Almond flour has a fair amount of soluble fiber (3 g per 1/4 cup) and it is this kind of fiber that is believed to help lower total blood cholesterol levels by lowering low-density lipoprotein, or “bad,” cholesterol levels.
Studies also have shown that high-fiber foods may have other heart-health benefits, such as reducing blood pressure and inflammation.
Soluble fiber can also help with weight management by helping to maintain good levels of fullness until your next meal. Fiber also controls blood glucose levels and maintains healthy bowel function.
May improve heart health
Blood sugar and cardiovascular health usually go hand in hand. Oftentimes people with impaired glucose control struggle with keeping lipid panels, like cholesterol and triglycerides, within normal range.
Almond flour has a fair amount of monounsaturated fat and while it is higher than other flours, its low carb/high fiber profile helps to balance it all out.
Many studies are still undecided as to whether or not monounsaturated fats can help lower your LDL (bad) cholesterol level. However, some research—such as a 2017 study published in Nutrition Research and Practice—suggests that likely snacking in moderation on healthier fat such as almonds can help individuals with feelings of satiety.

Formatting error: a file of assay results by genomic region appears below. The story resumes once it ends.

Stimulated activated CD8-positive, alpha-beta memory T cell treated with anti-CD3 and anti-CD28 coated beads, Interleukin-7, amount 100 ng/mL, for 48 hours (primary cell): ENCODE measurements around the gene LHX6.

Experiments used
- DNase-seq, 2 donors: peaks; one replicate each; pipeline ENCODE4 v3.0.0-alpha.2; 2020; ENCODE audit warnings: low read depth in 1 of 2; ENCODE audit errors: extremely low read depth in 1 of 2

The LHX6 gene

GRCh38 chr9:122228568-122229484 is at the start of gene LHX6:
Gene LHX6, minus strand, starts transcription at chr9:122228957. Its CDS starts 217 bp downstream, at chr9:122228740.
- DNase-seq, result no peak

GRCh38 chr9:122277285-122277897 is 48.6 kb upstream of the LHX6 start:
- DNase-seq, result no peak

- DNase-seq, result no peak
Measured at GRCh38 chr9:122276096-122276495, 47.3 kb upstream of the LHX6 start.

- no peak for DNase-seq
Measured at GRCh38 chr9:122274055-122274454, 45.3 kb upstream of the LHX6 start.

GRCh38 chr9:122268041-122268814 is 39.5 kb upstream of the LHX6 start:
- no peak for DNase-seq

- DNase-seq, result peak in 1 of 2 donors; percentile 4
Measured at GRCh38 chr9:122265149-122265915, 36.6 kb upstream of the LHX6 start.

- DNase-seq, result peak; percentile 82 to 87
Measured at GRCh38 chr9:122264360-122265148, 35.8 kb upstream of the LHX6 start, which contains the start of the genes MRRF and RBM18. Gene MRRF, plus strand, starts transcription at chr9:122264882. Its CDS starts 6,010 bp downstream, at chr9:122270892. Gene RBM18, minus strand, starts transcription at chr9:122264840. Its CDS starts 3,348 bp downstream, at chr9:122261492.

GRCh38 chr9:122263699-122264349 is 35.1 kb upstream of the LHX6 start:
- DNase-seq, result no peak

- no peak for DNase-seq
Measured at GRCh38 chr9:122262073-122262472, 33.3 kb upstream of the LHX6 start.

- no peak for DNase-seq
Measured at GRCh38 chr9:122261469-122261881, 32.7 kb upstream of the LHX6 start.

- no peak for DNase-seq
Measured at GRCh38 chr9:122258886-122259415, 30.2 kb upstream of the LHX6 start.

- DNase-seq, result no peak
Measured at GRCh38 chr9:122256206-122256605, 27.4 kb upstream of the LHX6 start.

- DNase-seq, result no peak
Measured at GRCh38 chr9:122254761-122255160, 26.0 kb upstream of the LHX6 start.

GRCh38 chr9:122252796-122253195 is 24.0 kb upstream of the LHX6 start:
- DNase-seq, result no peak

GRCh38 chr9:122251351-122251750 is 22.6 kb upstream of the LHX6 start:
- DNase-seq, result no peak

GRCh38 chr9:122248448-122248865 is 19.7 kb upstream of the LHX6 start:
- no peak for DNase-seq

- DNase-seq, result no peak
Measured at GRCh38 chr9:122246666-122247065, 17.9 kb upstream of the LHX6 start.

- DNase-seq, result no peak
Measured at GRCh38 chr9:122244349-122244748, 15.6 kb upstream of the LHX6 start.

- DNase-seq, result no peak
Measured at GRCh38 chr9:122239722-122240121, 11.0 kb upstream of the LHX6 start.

When people are properly fueled throughout the day, they tend to overeat at main meals and also make healthier choices when eating.
Healthier choices generally mean items lower in fat and carbohydrates, which may help reduce the development of plaques that clog arteries.
The last word
Almond flour has many positive health benefits. It can make enjoying your favorite treats possible if you have issues with gluten intolerance or diabetes, or are just looking to lighten up some otherwise calorically dense and high-carbohydrate favorites.
Now that you know, check out these almond flour recipes to start incorporating more into your diet.
- Market Research Report: "Gluten-free Products Market by Type (Bakery products, Snacks & RTE products, Condiments & dressings, Pizzas & pastas), Distribution channel (Conventional stores, Specialty stores and Drugstores & Pharmacies), Form & Region - Global Forecast to 2025"
- USDA FoodData Central: "Almond Flour"
- USDA FoodData Central: "All-Purpose Flour"
- USDA FoodData Central: "Coconut Flour"
- Food and Drug Administration: "Frequently Asked Questions for Industry on Nutrition Facts Labeling Requirements"
- Advances in Nutrition: "Natural Forms of Vitamin E as Effective Agents for Cancer Prevention and Therapy"
- Cochrane Database of Systematic Reviews: "Antioxidant vitamin and mineral supplements for slowing the progression of age‐related macular degeneration"
- Nutrients: "Impact of High-Carbohydrate Diet on Metabolic Parameters in Patients with Type 2 Diabetes"
- Nutrients: "A Randomized Controlled Trial to Compare the Effect of Peanuts and Almonds on the Cardio-Metabolic and Inflammatory Parameters in Patients with Type 2 Diabetes Mellitus"
- Nutrients: "A Prospective Study of Different Types of Dietary Fiber and Risk of Cardiovascular Disease: Tehran Lipid and Glucose Study"
- Nutrition Research and Practice: "The effects of daily intake timing of almond on the body composition and blood lipid profile of healthy adults"